Kadyrov “Suspends” Sulim Yamadaev

Publication: North Caucasus Weekly Volume: 9 Issue: 19

Chechen President Ramzan Kadyrov announced the suspension of Vostok battalion commander Sulim Yamadaev on May 12 and called on Chechen and military prosecutors to investigate whether Vostok troops, including Yamadaev, were linked to murders and kidnappings in Chechnya and Dagestan. The move was the latest step in a power struggle between Kadyrov and the Yamadaev brothers following an armed confrontation between Vostok members and forces loyal to Kadyrov last month (Chechnya Weekly, April 17 and 24, May 1 and 8). The Moscow Times on May 14 quoted Kadyrov’s adviser Timur Aliev, as saying by e-mail that prosecutors had decided to suspend Yamadaev after Kadyrov repeatedly urged federal military commanders to investigate Yamadaev and his troops. Aliev said this latest move meant no commanders or security agencies capable of challenging Kadyrov remained in Chechnya. The newspaper also reported, however, that the Defense Ministry, whose Main Intelligence Directorate (GRU) is formally in charge of Vostok, declined to comment on Kadyrov’s announcement.

Kommersant on May 14 quoted former State Duma Deputy Ruslan Yamadaev, who is Sulim Yamadaev’s brother, as saying: “Absolute power in Chechnya today in concentrated in the hands of one person, who can suspect, accuse and then punish or pardon at his own personal discretion. This is abnormal, and I am convinced that the federal authorities and military command understand the full danger of the situation and will take corresponding measures. I am convinced that the Vostok battalion will remain in the republic and that my brother, who is currently undergoing medical treatment in Moscow, will remain its commander. If he, as an officer, is transferred to a new place of service, then they will certainly take Sulim’s services and military experience into account and appoint him to a higher position.”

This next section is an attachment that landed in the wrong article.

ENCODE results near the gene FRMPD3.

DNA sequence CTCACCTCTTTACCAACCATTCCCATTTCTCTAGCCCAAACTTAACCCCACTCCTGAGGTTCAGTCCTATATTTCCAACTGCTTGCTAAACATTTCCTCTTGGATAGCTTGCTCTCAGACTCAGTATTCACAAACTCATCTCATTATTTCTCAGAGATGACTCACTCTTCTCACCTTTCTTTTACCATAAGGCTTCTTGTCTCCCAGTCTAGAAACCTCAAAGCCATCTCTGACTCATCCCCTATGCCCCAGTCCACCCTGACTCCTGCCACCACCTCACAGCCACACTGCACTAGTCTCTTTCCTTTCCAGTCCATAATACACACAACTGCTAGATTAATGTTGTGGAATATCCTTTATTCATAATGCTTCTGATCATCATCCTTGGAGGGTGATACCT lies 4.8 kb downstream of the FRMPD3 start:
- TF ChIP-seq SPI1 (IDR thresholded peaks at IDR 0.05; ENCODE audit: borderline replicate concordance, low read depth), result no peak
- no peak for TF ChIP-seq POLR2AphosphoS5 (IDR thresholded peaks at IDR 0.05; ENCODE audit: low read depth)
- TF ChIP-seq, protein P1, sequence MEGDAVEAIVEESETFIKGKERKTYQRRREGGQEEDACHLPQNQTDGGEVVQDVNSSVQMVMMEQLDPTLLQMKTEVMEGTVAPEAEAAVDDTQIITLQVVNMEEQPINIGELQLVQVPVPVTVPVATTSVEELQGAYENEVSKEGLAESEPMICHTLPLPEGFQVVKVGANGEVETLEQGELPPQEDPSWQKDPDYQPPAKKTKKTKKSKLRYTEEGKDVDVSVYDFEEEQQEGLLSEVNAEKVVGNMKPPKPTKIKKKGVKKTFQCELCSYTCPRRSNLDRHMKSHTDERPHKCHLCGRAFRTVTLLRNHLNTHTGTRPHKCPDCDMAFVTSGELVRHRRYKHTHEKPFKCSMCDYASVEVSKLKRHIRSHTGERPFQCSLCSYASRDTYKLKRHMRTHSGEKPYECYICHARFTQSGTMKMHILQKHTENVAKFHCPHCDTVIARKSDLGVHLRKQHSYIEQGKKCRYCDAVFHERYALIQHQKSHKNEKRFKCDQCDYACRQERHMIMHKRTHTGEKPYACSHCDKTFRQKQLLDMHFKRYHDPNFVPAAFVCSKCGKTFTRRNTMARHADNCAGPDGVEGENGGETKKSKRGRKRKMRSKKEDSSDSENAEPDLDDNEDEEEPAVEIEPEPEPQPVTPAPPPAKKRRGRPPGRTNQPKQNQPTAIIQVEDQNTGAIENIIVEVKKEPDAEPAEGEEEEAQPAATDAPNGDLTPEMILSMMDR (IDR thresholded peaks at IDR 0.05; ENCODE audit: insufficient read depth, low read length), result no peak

Kommersant noted that despite their problems with Kadyrov, both Sulim and Ruslan Yamadaev attended Dmitry Medvedev’s inauguration as Russian president in Moscow on May 7 (see Andrei Smirnov’s article in this issue).